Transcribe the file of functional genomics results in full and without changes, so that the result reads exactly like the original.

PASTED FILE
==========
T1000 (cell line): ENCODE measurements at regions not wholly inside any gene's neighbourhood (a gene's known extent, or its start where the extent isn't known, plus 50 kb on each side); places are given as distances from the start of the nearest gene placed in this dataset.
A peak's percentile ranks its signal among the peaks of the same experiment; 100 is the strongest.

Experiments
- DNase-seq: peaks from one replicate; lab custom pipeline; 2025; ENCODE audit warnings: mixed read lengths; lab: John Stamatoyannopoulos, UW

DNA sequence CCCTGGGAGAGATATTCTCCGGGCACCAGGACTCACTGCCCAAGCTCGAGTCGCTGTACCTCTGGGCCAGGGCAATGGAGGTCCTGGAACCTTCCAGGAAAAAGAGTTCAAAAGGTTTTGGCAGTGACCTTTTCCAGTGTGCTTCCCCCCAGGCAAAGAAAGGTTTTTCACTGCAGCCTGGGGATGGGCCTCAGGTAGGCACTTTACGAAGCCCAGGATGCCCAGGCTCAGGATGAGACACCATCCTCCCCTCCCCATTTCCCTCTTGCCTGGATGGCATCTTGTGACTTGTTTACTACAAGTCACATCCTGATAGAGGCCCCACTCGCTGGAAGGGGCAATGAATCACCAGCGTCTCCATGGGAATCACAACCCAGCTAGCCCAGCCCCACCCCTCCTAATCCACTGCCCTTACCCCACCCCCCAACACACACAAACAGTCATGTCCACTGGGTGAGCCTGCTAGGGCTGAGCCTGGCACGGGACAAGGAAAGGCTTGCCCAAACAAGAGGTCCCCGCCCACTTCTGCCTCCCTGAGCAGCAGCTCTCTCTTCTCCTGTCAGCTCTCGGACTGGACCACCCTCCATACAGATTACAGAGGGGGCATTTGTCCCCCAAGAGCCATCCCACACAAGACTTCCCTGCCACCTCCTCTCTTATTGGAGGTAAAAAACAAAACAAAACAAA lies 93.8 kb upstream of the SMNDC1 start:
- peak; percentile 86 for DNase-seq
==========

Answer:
T1000 (cell line): ENCODE measurements at regions not wholly inside any gene's neighbourhood (a gene's known extent, or its start where the extent isn't known, plus 50 kb on each side); places are given as distances from the start of the nearest gene placed in this dataset.
A peak's percentile ranks its signal among the peaks of the same experiment; 100 is the strongest.

Experiments
- DNase-seq: peaks from one replicate; lab custom pipeline; 2025; ENCODE audit warnings: mixed read lengths; lab: John Stamatoyannopoulos, UW

DNA sequence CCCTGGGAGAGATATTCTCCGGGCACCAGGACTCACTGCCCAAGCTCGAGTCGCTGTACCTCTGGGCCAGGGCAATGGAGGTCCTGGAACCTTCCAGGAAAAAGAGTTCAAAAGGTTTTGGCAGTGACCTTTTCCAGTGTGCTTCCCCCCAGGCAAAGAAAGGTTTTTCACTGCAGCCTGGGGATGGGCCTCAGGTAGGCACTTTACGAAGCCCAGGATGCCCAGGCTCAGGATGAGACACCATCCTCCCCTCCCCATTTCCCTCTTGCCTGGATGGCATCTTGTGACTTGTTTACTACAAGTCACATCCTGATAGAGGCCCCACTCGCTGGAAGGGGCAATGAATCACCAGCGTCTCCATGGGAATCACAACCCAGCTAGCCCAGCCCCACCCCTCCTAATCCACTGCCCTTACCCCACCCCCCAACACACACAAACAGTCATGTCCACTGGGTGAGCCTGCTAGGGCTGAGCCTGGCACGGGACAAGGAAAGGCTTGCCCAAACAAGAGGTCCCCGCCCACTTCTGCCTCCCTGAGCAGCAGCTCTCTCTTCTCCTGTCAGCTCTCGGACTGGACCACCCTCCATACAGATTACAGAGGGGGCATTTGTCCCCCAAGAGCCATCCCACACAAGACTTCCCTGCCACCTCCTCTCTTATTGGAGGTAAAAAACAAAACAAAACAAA lies 93.8 kb upstream of the SMNDC1 start:
- peak; percentile 86 for DNase-seq